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After important medical-isotope shortage, group calls for home-grown solution

BY ZHANRAN ZHAO | JULY 02, 2009 7:20 AM

When the Canadian government shut down a nuclear reactor in May, a group of physicians, scientists, and nuclear nonproliferation groups responded by petitioning to build one in the United States to generate molybdenum-99, an isotope used in medical tests to detect heart disease and cancer.

But there is still no consensus because of one disputed finding: Is the required material too expensive?

The shortage drove up isotope prices, which doubled in June and are expected to rise. The Ontario nuclear reactor produced one-third of the world’s and half of the United States’ supply of molybdenum-99, and it is unclear when it will come back online.

In their petition, supporters say the plan would ease dependence on foreign sources. The United States could potentially export some to other nations as well, though similar plans are underway in some European countries.

While nuclear-proliferation groups have typically opposed the medical community’s efforts to build a new reactor during past shortages, the situation is different this time, said Alan Kuperman, the director of the Nuclear Prevention Proliferation Program at the University of Texas-Austin.
That’s because a study released this year by the National Academy of Sciences found low-enriched uranium — which can’t be used to make nuclear weapons — is as efficient and cost-effective as the high-enriched, weapons-grade uranium used elsewhere.

“I think the petition could help significantly by demonstrating that there are no obvious opponents to the proposed solution,” said Kuperman, who drafted the letter.

James Ponto, a UI clinical professor of nuclear medicine, is one of those opponents. He said the National Academy of Sciences has been under “a lot of criticism” for the report.

“Most people believe the National Academy of Sciences really underestimated the costs [of using low-enriched uranium],” Ponto said.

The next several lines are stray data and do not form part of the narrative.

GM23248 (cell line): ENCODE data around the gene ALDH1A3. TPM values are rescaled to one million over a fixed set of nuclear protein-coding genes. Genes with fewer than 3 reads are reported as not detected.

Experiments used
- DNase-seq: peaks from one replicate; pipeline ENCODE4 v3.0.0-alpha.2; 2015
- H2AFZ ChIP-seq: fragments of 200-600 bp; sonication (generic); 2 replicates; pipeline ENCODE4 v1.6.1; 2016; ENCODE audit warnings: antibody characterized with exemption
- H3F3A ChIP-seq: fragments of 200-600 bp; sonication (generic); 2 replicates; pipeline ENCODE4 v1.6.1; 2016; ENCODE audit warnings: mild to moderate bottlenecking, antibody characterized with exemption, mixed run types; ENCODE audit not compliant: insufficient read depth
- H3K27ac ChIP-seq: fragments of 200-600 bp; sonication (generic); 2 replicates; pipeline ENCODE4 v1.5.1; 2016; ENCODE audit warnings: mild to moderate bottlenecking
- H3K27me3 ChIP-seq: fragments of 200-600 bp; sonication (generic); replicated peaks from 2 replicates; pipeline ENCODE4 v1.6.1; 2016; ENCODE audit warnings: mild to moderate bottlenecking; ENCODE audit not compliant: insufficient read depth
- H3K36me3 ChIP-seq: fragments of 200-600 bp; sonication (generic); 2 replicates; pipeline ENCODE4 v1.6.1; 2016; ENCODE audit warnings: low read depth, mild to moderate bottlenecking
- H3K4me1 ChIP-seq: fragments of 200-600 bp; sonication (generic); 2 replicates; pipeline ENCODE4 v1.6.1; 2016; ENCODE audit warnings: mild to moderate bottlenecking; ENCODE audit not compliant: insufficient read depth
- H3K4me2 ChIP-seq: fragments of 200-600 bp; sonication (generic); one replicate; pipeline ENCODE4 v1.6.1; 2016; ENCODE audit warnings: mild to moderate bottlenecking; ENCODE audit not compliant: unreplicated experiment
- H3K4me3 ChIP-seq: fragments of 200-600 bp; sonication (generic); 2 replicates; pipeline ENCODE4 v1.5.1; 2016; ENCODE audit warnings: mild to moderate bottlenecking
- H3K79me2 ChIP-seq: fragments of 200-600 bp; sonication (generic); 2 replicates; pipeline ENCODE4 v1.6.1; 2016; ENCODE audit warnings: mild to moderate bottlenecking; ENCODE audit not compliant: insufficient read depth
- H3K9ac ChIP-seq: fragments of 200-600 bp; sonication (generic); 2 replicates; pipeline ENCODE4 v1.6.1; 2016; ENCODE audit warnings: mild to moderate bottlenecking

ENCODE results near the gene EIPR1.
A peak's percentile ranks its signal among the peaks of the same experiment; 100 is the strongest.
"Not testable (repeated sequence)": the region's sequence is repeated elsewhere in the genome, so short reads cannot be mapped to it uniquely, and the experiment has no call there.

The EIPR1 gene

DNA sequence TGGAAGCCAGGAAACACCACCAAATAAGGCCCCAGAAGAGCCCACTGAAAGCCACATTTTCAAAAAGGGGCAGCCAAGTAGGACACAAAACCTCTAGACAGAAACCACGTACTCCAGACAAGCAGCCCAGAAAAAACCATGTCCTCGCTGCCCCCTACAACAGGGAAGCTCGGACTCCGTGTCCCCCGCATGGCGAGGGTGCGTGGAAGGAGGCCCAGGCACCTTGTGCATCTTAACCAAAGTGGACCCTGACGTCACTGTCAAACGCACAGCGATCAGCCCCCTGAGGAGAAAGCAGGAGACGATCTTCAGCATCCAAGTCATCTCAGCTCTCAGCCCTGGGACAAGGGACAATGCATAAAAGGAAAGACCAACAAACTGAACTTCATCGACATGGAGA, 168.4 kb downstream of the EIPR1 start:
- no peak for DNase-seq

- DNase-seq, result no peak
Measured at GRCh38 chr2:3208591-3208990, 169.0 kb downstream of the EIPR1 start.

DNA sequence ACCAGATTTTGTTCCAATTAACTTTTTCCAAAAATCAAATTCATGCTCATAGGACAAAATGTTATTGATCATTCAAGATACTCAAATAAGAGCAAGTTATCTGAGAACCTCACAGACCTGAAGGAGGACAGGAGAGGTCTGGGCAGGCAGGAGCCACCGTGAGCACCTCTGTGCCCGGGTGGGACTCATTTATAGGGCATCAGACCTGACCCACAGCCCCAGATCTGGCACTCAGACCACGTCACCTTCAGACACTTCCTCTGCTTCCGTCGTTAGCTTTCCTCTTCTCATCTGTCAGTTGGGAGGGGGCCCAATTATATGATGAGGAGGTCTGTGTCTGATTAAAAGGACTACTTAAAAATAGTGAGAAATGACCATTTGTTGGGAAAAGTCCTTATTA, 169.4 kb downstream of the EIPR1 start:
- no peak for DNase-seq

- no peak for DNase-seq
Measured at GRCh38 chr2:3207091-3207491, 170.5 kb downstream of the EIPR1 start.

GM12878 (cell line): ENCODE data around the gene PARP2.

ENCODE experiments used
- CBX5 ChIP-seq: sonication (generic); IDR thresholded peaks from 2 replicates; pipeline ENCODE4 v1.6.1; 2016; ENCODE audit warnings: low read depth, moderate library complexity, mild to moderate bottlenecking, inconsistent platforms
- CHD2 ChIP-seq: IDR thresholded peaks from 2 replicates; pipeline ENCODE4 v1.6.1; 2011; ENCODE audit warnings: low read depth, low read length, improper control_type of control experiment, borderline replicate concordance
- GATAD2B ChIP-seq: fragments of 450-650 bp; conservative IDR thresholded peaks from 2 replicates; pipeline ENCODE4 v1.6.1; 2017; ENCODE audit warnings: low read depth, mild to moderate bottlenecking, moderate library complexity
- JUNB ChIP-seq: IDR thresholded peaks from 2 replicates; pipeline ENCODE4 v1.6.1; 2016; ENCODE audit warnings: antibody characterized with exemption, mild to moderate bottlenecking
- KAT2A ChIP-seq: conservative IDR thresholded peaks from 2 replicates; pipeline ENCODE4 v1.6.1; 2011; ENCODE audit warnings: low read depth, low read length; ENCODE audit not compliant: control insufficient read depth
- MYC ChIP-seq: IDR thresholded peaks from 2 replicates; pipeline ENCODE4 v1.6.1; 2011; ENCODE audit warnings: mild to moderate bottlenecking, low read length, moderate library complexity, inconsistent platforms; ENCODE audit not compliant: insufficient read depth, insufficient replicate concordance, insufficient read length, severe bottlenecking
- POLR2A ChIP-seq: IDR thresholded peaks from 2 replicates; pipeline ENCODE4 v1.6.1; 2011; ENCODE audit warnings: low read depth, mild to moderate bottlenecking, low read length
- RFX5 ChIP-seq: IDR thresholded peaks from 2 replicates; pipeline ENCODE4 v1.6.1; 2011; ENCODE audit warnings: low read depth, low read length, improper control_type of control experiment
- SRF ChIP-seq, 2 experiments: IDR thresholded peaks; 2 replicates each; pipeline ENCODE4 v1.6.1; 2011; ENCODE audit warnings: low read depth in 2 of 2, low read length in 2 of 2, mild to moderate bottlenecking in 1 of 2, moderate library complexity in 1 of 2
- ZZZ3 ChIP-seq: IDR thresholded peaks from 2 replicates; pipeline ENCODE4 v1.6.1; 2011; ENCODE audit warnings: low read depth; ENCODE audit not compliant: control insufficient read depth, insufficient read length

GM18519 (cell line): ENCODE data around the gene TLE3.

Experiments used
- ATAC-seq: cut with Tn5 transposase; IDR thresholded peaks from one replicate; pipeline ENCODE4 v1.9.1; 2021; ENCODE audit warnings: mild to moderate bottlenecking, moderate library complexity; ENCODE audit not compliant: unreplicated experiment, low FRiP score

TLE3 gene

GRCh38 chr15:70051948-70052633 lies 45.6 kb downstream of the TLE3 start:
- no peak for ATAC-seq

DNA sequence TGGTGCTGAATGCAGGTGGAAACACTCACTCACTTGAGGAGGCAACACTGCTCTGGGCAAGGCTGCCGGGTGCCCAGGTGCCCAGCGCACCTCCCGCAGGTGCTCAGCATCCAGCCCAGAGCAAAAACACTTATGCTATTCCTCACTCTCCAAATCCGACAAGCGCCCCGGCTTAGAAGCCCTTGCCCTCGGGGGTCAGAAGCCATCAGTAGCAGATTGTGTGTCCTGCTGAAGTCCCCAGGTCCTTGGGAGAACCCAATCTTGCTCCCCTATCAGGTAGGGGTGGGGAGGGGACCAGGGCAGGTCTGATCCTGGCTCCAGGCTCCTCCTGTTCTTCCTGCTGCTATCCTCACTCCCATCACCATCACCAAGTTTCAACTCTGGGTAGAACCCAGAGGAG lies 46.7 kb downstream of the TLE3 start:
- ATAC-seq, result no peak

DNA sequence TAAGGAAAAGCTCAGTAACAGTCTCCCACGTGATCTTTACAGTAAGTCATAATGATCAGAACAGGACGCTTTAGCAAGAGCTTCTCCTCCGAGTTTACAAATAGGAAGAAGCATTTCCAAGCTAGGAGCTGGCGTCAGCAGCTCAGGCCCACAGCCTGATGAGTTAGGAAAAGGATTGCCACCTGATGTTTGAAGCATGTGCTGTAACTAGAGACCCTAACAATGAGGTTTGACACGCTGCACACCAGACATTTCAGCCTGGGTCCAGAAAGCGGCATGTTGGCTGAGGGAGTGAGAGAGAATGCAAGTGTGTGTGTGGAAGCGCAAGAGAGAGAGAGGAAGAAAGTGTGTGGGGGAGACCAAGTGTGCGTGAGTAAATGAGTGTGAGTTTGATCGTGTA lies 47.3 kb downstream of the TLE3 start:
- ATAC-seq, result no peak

It would take four to five times as much low-enriched uranium to produce the same quantity of isotopes currently made with highly enriched uranium. And the costs surrounding the reactors themselves are another obstacle. The petition suggests two options: upgrade an existing reactor at the University of Missouri-Columbia or build a new reactor — priced at $50 million and $250 million, respectively.

Location is also under dispute. Low-enriched uranium produces four times as much radioactive waste as highly enriched uranium. With no efficient waste-disposal methods, that means a possible 10 to 100 percent increase in costs could trickle down to the patient’s hospital bill, Ponto said.

“The usual view is ‘not in my backyard,’ ” said Michael Graham, a UI professor of nuclear medicine.

Graham said the shortage of the isotopes in past weeks forced his department to postpone several tests, such as those used to diagnose cancer and cardiac diseases.

The situation at UIHC is stable, at least for now. Graham said his department was able to secure an adequate supply of the isotope for this week — though officials don’t know if they’ll be getting another shipment next week.

“It’s kind of a week-to-week thing,” Graham said. “There are still a lot of uncertainties.”


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